With recent changes to standardized assessments and newly adopted standards, teachers are working hard to ensure that activities and assignments are sufficiently rigorous.
One way to increase classroom rigor is in lesson planning. While textbooks suggest questions and prompts, they may not require students to use higher-order thinking, critical reasoning, or provide evidence that goes beyond the original source. It’s up to teachers to consider the balance of varied level questions that they will ask.
It’s not that different from the way people should approach rigorous physical exercise; students need a warm-up to avoid pulling a “thinking muscle.” More literal questions—at the comprehension level—help to guide and prepare students for questions that will require deeper thinking. Although teachers shouldn’t abandon lower level questions, they need to envision a path that swiftly moves students toward questions that require higher-level thinking.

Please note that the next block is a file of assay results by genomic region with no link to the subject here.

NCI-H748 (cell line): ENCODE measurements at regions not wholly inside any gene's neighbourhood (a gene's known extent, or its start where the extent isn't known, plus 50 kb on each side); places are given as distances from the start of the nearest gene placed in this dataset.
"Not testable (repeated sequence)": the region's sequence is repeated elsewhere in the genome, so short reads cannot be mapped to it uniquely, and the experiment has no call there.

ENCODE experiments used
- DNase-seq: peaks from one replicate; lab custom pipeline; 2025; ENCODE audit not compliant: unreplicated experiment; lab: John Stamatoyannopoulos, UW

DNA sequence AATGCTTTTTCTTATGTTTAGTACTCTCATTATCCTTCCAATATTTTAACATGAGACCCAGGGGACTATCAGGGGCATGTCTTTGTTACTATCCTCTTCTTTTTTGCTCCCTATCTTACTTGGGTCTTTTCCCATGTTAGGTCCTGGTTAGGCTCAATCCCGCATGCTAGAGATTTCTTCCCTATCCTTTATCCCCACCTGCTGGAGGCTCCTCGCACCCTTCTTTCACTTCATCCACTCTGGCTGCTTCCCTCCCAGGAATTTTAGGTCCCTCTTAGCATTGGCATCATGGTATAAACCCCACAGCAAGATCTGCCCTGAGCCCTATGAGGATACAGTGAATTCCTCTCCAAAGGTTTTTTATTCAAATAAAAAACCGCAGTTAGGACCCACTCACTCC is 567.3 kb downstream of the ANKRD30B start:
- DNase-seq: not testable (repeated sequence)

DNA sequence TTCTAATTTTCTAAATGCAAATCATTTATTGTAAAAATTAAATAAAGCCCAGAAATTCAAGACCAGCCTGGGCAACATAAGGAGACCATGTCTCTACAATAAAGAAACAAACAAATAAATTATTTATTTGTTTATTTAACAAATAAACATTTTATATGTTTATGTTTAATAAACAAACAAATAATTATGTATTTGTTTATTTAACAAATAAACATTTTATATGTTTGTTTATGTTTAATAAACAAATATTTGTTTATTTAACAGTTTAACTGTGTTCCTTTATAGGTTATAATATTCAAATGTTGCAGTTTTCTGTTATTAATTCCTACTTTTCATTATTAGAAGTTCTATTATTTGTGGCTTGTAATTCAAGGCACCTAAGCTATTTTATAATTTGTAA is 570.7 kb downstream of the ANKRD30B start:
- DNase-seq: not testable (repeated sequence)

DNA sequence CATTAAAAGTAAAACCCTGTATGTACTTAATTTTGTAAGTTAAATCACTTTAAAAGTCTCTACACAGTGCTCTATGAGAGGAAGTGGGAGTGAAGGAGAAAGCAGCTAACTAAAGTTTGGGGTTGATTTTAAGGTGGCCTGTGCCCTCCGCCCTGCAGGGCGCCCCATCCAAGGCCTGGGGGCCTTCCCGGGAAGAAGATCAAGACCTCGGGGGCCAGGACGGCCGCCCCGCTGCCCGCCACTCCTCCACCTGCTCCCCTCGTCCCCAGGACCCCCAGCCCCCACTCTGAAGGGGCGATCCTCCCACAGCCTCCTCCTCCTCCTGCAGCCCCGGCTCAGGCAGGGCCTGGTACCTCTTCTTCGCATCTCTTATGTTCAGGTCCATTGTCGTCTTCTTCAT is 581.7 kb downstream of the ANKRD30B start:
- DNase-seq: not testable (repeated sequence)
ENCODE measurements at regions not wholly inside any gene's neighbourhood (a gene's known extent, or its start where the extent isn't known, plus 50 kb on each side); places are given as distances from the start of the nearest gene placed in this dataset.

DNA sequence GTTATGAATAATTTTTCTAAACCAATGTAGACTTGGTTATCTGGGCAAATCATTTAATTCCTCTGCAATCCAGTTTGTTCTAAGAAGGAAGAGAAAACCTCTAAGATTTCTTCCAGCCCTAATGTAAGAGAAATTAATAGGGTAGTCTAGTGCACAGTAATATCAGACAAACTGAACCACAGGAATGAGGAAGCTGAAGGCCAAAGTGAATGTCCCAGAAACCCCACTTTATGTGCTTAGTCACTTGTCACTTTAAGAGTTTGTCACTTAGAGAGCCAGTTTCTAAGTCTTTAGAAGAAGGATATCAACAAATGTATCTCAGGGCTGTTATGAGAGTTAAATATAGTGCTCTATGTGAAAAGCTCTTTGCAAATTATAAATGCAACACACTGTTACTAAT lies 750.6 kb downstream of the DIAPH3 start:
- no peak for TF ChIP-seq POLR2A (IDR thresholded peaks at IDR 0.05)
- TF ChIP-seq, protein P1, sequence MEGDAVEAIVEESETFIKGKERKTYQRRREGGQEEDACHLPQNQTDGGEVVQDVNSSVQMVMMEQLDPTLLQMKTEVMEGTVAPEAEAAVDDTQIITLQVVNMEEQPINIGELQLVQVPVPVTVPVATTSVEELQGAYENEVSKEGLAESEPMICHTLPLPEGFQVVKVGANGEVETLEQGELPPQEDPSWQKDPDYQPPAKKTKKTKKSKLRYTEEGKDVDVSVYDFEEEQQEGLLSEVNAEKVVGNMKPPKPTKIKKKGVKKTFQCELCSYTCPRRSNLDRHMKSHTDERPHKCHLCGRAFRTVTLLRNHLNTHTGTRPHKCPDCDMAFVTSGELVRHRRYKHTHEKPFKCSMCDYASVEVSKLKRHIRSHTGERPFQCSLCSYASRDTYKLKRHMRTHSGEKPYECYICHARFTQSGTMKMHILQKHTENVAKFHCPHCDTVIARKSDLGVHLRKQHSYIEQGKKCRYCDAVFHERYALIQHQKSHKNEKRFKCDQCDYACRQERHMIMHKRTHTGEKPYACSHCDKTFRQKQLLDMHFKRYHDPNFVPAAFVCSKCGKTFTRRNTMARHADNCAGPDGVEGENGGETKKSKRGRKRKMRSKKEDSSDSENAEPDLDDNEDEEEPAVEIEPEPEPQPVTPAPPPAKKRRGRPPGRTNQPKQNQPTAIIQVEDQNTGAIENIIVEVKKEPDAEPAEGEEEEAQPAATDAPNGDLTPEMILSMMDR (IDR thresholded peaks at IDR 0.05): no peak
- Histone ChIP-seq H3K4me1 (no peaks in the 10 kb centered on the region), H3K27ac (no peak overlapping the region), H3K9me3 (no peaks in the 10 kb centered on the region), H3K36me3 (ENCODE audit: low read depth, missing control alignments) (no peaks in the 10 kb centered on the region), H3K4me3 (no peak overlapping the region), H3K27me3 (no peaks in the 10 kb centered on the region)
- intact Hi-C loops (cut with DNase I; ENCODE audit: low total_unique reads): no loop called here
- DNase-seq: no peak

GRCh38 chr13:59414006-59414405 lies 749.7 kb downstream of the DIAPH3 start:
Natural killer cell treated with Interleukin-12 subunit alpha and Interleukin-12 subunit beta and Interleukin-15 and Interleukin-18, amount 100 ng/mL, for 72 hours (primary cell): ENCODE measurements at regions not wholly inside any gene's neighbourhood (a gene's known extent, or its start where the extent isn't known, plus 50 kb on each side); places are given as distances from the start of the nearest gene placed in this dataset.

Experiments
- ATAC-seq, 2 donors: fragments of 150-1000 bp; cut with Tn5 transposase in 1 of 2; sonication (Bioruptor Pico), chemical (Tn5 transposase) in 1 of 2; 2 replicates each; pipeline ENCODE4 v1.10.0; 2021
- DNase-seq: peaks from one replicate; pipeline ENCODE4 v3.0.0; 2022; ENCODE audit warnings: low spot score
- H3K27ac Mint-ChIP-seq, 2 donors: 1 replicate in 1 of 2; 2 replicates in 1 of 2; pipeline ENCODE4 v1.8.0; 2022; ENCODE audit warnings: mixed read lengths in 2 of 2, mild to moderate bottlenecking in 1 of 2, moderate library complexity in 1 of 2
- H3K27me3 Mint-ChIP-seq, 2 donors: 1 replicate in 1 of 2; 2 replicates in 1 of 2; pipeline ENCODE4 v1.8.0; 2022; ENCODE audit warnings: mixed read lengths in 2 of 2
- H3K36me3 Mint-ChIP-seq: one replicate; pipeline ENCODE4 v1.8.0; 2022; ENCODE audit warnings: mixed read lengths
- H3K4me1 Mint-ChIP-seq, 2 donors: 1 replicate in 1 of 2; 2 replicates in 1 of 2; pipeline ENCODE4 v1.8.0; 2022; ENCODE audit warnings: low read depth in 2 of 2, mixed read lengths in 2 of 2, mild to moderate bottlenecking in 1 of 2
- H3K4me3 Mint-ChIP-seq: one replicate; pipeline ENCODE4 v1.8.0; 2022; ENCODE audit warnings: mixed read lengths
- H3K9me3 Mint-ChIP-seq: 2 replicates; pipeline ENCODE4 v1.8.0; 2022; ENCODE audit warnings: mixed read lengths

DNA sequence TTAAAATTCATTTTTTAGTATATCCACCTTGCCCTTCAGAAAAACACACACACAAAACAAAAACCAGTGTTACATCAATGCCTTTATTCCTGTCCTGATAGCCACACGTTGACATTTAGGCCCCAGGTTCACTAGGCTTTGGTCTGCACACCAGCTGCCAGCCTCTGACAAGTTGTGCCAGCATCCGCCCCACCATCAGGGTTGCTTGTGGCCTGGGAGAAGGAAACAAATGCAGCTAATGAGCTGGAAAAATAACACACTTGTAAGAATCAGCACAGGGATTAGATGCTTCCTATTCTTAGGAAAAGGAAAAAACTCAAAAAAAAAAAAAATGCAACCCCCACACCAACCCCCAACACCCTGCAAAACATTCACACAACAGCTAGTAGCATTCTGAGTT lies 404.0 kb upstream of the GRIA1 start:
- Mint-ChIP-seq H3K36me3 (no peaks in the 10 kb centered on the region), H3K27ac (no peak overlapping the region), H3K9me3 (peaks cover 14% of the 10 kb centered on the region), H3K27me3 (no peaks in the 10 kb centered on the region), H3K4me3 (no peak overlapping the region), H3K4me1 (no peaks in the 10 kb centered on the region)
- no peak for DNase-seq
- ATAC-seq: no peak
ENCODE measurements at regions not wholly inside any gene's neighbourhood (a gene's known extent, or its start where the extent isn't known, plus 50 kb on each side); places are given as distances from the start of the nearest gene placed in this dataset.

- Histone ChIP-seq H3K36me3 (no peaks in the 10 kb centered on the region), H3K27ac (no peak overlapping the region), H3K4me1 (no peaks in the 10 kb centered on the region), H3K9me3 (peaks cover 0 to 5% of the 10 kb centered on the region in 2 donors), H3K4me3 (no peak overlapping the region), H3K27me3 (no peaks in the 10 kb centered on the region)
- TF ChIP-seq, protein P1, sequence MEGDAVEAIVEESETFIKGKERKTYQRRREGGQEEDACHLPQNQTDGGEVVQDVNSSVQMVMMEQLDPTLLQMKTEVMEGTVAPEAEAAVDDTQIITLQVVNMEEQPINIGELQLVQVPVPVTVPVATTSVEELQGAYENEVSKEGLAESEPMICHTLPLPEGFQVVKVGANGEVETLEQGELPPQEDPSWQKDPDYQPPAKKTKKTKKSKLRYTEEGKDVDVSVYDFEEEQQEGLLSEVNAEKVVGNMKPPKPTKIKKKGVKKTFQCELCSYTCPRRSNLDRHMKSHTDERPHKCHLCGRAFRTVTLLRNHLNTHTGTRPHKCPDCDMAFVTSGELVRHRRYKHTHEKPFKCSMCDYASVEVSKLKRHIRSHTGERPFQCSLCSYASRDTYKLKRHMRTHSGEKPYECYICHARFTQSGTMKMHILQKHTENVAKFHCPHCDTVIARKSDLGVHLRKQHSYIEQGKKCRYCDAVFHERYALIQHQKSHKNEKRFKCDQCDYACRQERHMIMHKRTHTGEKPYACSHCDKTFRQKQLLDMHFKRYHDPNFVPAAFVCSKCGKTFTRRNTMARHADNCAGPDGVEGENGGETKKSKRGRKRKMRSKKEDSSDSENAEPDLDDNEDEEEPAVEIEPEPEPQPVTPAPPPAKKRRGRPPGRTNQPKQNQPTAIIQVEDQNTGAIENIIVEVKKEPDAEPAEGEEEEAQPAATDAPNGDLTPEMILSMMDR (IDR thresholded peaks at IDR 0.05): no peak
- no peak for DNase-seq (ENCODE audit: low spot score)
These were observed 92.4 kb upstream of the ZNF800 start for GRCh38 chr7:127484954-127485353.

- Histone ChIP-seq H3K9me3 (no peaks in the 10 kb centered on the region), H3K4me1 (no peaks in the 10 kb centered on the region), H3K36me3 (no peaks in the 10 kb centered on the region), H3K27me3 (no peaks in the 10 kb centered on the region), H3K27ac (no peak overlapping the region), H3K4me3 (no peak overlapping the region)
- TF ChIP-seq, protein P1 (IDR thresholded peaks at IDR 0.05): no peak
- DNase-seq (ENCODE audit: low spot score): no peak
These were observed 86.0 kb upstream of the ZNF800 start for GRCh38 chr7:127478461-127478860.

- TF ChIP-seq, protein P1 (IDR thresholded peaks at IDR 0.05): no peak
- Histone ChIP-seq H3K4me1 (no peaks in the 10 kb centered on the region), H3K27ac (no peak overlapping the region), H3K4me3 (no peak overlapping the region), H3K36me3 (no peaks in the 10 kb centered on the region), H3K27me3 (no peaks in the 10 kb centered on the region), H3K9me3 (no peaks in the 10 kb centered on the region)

Higher-level questions involve the type of cognition that we see in Design Questions 3 and 4 of the Marzano Teacher Evaluation Model—analysis and knowledge utilization. At these levels, students must classify, specify, analyze, match, generalize, experiment, investigate, make decisions, and problem solve. They must use inductive and deductive reasoning as they draw conclusions and make inferences that allow them to test hypotheses and deepen their understanding.
Dr. Marzano has identified four types of questions: detail, category, elaborating, and evidence. Each can be tailored to provide students with support or to require more complex thinking.
1) Detail Questions: Asking questions about important details.